1 Background and Summary
Skin cancer is one of the most frequent types of cancer and manifests mainly in areas of the skin most exposed to the sun. Since skin cancer occurs on the surface of the skin, its lesions can be evaluated by visual inspection. Dermoscopy is a non invasive method which permits visualizing more profound levels of the skin as its surface reflection is removed. Prior research has found that this technique permits improved visualization of the lesion structures, enhancing the accuracy of dermatologists [1, 9].
[5, 13, 2] . A significant player in the adoption of these algorithms in the community has been the International Skin Imaging Collaboration (ISIC), which has been organizing yearly challenges since 2016, where participants are asked to develop computer vision algorithms to segment and classify skin lesions in dermoscopic images
. A significant player in the adoption of these algorithms in the community has been the International Skin Imaging Collaboration (ISIC), which has been organizing yearly challenges since 2016, where participants are asked to develop computer vision algorithms to segment and classify skin lesions in dermoscopic images[10, 6, 3, 4]. Tschandl et al. showed that the performance of expert dermatologist was already surpassed by the top-scoring algorithms of the ISIC 2018 Challenge [11, 3]. However, as the authors already pointed out, the algorithms tended to perform worse on images from other dermoscopic data sources, which were not represented in the HAM10000 dataset .
In BCN20000, we aim to study the problem of unconstrained classification of dermoscopic images of skin cancer, including lesions found in hard to diagnose locations (nails and mucosa), not segmentable and hypopigmented lesions: dermoscopic lesions in the wild. Most of the images would be considered hard-to-diagnose and had to be excised and histopathologically diagnosed. Together with the images, we provide valuable information related to the anatomic location of the lesion and the age and sex of the patients. Our efforts aim at creating a challenge which is more similar to what the dermatologists are doing when visiting a patient in the clinical practice.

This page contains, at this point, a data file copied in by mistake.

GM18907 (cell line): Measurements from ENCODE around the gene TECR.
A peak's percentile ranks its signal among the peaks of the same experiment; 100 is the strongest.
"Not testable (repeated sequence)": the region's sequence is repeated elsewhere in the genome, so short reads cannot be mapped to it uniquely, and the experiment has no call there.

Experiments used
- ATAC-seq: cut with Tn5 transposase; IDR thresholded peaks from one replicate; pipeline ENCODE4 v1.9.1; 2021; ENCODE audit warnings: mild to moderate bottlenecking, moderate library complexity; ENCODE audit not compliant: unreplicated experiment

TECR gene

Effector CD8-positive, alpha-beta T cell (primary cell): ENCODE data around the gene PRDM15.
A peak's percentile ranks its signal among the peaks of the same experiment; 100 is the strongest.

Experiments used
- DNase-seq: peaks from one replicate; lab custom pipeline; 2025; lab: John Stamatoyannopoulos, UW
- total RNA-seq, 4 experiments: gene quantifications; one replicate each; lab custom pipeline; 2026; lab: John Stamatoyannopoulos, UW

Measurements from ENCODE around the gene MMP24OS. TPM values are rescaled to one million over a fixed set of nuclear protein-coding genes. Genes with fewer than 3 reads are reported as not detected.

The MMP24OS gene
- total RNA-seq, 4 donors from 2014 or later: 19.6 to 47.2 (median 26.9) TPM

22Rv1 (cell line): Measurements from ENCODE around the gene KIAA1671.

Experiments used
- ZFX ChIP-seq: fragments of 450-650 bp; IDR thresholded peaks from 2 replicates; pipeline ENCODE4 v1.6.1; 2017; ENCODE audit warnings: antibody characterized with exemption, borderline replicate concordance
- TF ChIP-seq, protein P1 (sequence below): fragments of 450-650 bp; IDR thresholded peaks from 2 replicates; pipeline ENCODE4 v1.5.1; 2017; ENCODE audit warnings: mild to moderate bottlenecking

During more than 16 years, the Department of Dermatology at the “Hospital Clínic de Barcelona” has been systematically collecting dermoscopic images of skin lesions on their patients. The BCN20000 includes the dermoscopic images captured from 2010 until 2016 using a set of dermoscopic attachments on three high-resolution cameras that were stored using a directory structure in a server of the hospital. In order to create the BCN20000 database, these images have been retrieved, organized and filtered using various computer vision algorithms. Then, they have been linked with their corresponding diagnoses using a reference database. Finally, they have been manually revised to reassure plausibility of the diagnosis by several readers. The resulting database includes 19424 dermoscopic high-quality images corresponding to 5583 skin lesions captured between 2010 and 2016. All the data contained in the BCN20000 database has received the necessary institutional ethics approval (HCB/2019/0413).
3 Usage Notes
The images from the BCN20000 database can be divided into the following categories: nevus, melanoma, basal cell carcinoma, seborrheic keratosis, actinic keratosis, squamos cell carcinoma, dermatofibroma, vascular lesion and ’other’ (lesions not contained in any of the other categories). To make the task more similar to clinical routine, each image is coupled with metadata regarding the anatomic location of the lesion, and the age and sex of the patient.
The dataset will be part of the ISIC 2019 Challenge , where participants will be asked to classify among various diagnostic categories and identify out of the distribution situations, where the algorithm is seeing a skin lesion it has not been trained to deal with. We will also make the dataset available through the ISIC Archive .
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